What to Do If You’ve Been Hurt in a Collision Due to the Negligence of an Uninsured Motorist
Texas is one of several “fault states” that require negligent drivers who cause collisions to pay for the damages (physical and property-related) they inflict. Most Texans will ensure their ability to cover potential damages by purchasing liability insurance. In fact, state law requires drivers to carry at least a $30,000 policy to cover single person bodily harm, $60,000 for multiple passenger injuries, and $30,000 for property damage—all together, this makes $120,000 liability coverage per motorist or car.
However, just because the law states that every driver should have insurance to protect himself, this doesn’t necessarily guarantee that a negligent driver will have enough insurance to cover your losses after a crash. So, what can you do to protect yourself against uninsured and underinsured drivers? Simple. Plan ahead, understand the meaning of negligence, and know where to turn for help.
Precautions to Protect Yourself
One important first step to protecting your family is planning ahead by purchasing additional insurance coverage for accidents caused by uninsured and under insured drivers. You may not think it’s fair that your insurance may have to cover someone else’s negligence, but without the added cushion, you and your family could be left without compensation enough to repair the damage that was done. Therefore, in addition to the liability coverage required to protect you if you cause an accident, you should also voluntarily purchase additional coverage in case of an uninsured or under insured driver collision.
Once purchased, if a negligent driver fails to have adequate insurance to cover your damages, your insurance company will cover the difference up to the limits of your policy. This type of insurance can also come in handy for situations like hit-and-runs, pedestrian and bike collisions, as well as when you’re a passenger in another person’s car.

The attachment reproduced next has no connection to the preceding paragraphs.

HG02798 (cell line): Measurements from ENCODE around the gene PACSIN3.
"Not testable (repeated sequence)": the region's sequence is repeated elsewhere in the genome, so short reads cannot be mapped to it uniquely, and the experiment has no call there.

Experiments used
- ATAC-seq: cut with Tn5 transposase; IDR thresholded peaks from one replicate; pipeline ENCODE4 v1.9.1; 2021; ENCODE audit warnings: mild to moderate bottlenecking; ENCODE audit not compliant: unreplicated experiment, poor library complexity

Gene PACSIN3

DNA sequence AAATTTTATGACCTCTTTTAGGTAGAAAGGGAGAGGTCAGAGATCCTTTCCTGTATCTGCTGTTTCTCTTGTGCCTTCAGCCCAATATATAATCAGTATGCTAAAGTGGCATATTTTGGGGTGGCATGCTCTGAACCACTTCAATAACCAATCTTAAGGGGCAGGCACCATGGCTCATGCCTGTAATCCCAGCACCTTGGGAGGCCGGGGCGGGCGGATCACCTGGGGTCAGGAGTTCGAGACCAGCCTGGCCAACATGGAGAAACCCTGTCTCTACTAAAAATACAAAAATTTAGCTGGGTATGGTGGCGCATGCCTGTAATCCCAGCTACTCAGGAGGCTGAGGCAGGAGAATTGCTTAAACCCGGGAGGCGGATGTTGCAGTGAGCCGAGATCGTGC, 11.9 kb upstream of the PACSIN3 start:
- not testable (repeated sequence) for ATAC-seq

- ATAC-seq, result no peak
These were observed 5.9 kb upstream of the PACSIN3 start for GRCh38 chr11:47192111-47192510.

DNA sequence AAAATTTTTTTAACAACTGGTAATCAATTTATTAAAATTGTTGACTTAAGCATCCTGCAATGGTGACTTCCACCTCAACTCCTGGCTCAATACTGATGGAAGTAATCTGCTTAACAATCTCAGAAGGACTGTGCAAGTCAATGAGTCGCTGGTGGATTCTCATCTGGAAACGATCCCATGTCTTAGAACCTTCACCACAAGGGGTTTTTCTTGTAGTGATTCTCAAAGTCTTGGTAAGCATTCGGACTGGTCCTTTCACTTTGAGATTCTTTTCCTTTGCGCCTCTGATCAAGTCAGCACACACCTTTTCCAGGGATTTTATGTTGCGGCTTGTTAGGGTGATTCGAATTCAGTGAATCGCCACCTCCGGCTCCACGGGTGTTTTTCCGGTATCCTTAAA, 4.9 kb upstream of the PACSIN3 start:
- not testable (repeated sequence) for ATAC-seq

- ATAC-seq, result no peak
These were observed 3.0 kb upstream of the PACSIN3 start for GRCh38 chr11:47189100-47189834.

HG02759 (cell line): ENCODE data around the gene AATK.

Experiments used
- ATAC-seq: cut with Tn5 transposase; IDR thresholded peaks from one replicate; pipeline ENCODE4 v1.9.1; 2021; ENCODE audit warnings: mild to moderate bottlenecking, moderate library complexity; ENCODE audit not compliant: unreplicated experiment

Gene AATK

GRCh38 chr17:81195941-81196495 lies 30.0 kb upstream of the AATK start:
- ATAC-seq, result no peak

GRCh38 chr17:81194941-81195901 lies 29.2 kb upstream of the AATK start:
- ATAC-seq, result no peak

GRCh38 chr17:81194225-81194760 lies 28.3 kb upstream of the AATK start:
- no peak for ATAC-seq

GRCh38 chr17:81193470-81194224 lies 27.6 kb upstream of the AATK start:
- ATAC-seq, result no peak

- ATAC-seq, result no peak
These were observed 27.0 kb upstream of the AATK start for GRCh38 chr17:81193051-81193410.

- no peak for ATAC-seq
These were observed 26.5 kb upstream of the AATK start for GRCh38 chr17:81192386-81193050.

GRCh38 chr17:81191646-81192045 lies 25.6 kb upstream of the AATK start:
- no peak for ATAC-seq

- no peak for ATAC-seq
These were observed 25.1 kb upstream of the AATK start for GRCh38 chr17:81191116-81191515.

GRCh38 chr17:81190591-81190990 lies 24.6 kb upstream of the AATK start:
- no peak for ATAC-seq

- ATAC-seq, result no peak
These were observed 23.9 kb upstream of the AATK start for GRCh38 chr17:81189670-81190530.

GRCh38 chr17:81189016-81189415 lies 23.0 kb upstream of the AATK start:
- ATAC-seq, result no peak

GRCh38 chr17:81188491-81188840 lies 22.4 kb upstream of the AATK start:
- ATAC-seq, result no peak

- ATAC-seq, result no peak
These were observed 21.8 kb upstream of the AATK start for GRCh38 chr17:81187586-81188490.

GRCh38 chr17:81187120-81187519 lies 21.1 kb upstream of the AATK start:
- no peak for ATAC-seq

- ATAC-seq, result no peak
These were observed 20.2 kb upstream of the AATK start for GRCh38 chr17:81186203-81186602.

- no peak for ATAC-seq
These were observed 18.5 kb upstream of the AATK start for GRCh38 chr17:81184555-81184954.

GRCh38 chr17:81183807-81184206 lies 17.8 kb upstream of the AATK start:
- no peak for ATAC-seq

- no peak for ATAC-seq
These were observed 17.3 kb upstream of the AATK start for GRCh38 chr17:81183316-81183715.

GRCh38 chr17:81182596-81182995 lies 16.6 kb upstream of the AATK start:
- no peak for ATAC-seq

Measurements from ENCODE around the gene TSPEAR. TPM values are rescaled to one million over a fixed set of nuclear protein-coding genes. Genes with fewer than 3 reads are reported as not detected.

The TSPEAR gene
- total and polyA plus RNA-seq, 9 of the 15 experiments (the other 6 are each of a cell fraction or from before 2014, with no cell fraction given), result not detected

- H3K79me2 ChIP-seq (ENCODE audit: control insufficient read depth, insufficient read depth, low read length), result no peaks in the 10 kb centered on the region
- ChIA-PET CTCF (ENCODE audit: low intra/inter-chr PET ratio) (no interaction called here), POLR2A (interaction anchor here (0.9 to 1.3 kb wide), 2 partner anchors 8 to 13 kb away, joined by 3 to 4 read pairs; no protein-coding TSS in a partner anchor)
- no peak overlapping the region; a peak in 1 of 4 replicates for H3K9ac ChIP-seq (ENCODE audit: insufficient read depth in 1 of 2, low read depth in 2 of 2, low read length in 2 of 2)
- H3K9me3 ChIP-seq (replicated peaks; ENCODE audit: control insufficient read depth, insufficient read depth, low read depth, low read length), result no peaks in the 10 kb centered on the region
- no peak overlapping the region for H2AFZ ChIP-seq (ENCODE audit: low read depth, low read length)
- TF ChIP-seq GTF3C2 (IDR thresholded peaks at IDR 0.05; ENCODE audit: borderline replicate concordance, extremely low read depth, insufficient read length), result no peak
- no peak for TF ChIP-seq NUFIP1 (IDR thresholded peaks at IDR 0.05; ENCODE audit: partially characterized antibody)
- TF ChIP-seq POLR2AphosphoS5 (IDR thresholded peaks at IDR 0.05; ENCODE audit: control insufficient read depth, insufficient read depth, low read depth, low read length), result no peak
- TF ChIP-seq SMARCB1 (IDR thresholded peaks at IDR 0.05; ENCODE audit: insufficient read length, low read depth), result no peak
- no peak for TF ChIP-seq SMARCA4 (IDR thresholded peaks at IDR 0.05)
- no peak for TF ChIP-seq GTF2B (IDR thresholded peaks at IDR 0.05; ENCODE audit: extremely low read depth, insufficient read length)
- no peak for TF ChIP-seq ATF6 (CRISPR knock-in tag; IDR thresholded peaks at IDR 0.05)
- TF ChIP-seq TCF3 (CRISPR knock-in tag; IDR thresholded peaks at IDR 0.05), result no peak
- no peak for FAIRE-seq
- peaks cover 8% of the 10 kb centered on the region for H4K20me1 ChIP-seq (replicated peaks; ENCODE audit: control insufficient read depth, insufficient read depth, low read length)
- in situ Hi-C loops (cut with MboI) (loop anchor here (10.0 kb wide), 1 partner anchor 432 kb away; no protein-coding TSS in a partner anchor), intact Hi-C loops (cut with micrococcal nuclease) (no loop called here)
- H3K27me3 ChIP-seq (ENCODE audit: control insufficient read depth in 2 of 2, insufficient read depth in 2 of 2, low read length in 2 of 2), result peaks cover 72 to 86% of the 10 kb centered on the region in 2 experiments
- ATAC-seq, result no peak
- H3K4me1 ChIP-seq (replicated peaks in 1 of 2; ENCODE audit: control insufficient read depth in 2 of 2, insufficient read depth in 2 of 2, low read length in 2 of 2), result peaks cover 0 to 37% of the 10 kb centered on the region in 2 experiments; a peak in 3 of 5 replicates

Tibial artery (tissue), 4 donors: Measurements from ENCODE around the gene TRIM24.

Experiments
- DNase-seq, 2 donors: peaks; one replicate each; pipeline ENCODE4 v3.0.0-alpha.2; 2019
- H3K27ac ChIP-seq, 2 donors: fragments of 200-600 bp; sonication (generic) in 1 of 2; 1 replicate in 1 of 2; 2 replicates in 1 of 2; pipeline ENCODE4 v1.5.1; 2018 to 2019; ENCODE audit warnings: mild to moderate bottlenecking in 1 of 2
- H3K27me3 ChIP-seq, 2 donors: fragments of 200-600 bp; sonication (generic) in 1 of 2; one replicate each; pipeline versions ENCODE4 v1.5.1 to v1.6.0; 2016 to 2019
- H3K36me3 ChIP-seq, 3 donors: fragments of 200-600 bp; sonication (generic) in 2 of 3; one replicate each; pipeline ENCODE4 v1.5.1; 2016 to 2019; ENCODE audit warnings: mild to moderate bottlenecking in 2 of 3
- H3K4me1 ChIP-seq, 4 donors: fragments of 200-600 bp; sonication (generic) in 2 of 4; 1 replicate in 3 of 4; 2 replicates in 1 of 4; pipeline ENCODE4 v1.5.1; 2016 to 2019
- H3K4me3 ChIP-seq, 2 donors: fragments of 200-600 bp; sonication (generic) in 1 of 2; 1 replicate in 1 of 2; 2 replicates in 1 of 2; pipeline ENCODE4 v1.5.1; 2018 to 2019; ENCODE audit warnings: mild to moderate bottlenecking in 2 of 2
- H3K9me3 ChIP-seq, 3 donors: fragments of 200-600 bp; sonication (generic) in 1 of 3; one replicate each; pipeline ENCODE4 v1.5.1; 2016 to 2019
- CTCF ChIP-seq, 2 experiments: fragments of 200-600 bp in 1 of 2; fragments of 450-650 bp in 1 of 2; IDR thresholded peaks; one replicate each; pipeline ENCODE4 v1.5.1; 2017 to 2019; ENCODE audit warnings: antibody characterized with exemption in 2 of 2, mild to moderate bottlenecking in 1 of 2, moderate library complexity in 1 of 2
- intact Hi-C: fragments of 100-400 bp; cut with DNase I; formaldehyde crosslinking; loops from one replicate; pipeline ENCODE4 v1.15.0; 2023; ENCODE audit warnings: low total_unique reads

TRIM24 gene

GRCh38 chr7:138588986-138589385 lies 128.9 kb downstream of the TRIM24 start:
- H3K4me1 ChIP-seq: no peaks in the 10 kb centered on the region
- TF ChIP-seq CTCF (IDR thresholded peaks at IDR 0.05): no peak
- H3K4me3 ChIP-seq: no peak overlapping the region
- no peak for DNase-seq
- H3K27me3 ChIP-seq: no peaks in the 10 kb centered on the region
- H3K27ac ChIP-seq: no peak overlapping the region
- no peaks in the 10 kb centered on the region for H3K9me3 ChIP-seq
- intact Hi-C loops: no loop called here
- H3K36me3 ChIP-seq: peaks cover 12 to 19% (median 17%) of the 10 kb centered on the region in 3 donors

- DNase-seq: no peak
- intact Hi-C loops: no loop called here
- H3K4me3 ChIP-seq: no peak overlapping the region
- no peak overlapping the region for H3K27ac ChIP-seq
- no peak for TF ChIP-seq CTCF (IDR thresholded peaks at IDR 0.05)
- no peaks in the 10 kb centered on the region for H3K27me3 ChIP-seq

When an uninsured driver causes your accident, you may also be able to file a personal injury claim against the at-fault driver in addition to falling back on your own insurance. Furthermore, depending on the situation, you may also file against a liable third party if his negligence contributed to your injuries.
- Insurance companies. Once you prove liability, you can file a claim against the negligent driver’s liability insurance. If the driver fails to have liability insurance, you can file a claim against your own uninsured policy.
- Liable driver (personal injury). If the liable driver doesn’t have insurance, and your policy fails to cover all your medical expenses, you may be able to file a lawsuit directly against the driver who caused your injuries. Despite not having insurance, the driver probably has some financial assets that can be used to pay your settlement.
- Negligent third party. There is a possibility that a third party could be considered partially to blame for the accident if his actions directly resulted in the driver’s negligence. For example, a bar or club may be held liable if a bartender continued to serve drinks to the driver even though he was visibly impaired. If the bartender then allowed the driver to leave without a designated driver or taxi, the establishment could be held partially accountable for the inevitable accident.
No matter which compensation option your collision is eligible to pursue, your best chance to successfully follow through with your claim lies with hiring a personal injury attorney.
The Help You Need to Deal With Insurance Claims
In order to build a strong personal injury case, you must be able to establish clear-cut proof of fault. This is where a qualified lawyer can help. Contact our office today for the seasoned and local counsel of attorney Steve Lee. His experience and resources can not only help you understand your options, but also help you instigate your fight against the insurance companies, the driver, and anyone else who may be liable for your injuries. Schedule your FREE consultation today—you won’t regret it.